Delegate tasks to super users with laser precision – Microsoft 365

It is not uncommon these days to find IT leaders striving to lighten the load of their team members by delegating simple tasks to super users and business unit owners within their organization and Microsoft 365 environment. Redistribution of responsibilities frees up IT resources to deal with more complex issues and to allocate more time to operational innovations.

While Microsoft 365 has various default roles available and some capabilities to create custom roles, the permissions that make these up may be granting excess reach for certain single-task responsibilities.

For example, if you need to assign a user the ability to only read files in Teams with names that start with ‘Project’, then there is no native solution for this. Your options are limited to assigning the user to one of the Teams admin roles that encompass more than just reading files. And this will be for every Team in the tenant.

You can use Administrative units in the Azure Active Directory for each Team scope, but once you define them, you will be limited to using only these units and you will have to update them. Additionally, there are some premium licensing requirements.

Another option is to directly add a read-only permission for the user for each Team’s SharePoint site (i.e. the storage of the Team’s document library). Since this can only be done one site at a time, this may take a while, depending on how many Teams are involved.

sapio365 offers a simpler, non-disruptive, and more granular approach to creating roles and their scopes of action.

The role-based access control in sapio365 is applied independently from the roles available in Microsoft 365. Each feature and each view serve as permissions that are added to the role, which acts to compartmentalize sapio365’s functionality so that only the specified actions are allowed.

Let’s look at how to set up and assign a read-only role that targets Teams with names beginning with ‘Project’.

Create a custom role in sapio365 RBAC 

First we need to add credentials in sapio365. We can do this in the configuration panel of the role-based access control (RBAC) section. Of course, it’s important to use credentials that have the required Microsoft 365 permissions for the tasks we want to assign. So for this case I’m using those of the global admin.

Next, we create the role. Choose the credentials you want to use or create new ones. Then select the permissions/features you want to enable for sessions using this role.

Under ‘Options’, you can also choose if you want to record when delegates access sapio365 views. You can also oblige a delegate to use a role with his sapio365 session.

Next, we add scopes to that role.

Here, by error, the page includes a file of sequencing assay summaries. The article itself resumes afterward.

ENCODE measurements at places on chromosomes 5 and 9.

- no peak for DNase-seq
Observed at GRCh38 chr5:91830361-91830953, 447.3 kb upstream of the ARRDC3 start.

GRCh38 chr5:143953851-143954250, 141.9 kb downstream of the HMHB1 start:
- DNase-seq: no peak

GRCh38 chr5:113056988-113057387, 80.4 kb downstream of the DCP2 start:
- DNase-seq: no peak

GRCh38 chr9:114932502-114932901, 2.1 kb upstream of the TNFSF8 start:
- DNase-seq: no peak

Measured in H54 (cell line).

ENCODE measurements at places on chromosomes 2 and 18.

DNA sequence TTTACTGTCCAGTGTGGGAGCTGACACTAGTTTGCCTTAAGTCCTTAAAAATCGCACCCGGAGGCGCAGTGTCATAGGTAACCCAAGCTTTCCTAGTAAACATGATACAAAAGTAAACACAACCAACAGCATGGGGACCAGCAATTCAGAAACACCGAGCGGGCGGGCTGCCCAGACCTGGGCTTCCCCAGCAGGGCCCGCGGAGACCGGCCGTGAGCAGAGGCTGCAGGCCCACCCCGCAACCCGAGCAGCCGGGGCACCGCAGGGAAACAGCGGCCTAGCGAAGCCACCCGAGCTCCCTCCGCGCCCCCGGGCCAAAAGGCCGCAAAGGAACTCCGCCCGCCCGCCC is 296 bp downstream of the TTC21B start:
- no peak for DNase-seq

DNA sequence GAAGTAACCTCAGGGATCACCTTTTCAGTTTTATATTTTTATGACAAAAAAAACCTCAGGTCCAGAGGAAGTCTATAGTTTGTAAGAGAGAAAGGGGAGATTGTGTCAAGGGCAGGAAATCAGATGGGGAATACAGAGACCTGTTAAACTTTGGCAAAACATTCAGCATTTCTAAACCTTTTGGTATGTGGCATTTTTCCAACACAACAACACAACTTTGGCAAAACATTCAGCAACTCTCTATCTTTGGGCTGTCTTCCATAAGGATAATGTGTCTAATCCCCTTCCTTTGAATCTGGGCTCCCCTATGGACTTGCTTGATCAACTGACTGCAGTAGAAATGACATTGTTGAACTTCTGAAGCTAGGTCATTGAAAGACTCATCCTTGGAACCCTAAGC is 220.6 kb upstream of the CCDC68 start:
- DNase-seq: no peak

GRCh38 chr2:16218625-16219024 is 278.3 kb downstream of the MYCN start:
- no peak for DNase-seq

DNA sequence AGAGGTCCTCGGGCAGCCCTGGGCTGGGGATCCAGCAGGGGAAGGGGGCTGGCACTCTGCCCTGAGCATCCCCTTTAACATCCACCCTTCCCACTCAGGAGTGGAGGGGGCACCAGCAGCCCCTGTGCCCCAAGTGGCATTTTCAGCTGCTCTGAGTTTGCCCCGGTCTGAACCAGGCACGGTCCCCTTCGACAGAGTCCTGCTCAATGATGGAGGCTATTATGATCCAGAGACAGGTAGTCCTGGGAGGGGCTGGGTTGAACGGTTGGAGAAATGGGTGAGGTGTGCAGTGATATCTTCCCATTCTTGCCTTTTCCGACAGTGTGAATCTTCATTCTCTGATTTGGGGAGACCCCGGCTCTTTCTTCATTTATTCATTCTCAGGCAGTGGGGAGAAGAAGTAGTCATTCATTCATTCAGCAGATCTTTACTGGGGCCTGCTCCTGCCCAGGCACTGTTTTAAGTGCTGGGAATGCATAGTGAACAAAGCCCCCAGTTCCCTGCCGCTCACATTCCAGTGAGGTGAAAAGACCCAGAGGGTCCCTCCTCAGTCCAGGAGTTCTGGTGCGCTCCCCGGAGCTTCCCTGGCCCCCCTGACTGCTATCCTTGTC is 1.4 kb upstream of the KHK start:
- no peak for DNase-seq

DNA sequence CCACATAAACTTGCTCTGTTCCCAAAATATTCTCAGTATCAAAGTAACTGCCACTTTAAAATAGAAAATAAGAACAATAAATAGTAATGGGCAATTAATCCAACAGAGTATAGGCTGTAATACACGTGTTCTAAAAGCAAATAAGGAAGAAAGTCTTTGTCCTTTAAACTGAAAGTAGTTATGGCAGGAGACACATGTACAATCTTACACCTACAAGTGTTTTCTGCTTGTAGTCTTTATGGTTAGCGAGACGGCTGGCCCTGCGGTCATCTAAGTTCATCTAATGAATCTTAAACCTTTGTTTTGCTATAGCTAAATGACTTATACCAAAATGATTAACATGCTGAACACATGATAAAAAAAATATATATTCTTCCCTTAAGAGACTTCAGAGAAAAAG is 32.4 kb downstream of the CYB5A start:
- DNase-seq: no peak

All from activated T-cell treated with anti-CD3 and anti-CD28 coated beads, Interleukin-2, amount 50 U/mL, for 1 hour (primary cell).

I’ve created two scopes for groups. This will ensure that only Teams are shown [1], AND that their email starts with ‘project’ [2]. Both scopes must be assigned.

Next assign a user, in this case it’s Alex.

Finally, let’s look at what our role looks like. Note the 11 permissions we selected earlier, the scopes of action we defined, and the assigned user.

Suggestion: Add numbers to image for the three items being called to attention (permissions, scopes, assigned user) 

What happens when the delegated user Alex signs into sapio365?  

When Alex launches Groups, he will only see those Teams defined by the role we created (pictured below). He can then get a list of their files or access their channels (just in case some of these have private channels). Note that the buttons for members/owners are not off-limits, since that information is also generally accessible to all in Microsoft 365.

Once he’s accessed the file information for those Teams, Alex will only be able to view the file data or to download them. All other functions are disabled.

Audit sapio365 usage for the delegated user Alex 

The global admin, or whomever has been appointed to monitor User Activity Logs in sapio365, can monitor what has been accessed by each delegate.
A quick grouping by user, and we can see what Alex has done and when it was done, while using that specific role.

A note on using sapio365 RBAC:  
Unless you are all using the same machine, a connection is needed to an Azure Cosmos DB account to use sapio365 RBAC and access sapio365 User Activity Logs from different machines.
You can set up Azure Cosmos DB in your own Azure subscription right from sapio365 with just a few steps.

Now that you know how to create a very specific role in sapio365 RBAC, you can delegate pretty much anything because both the roles and scopes of action can be as granular as you need them to be.

Next time we’ll look at how to automate the delegation of some common tasks with the Automation Jobs Library. This can be an even more convenient alternative to RBAC in sapio365.

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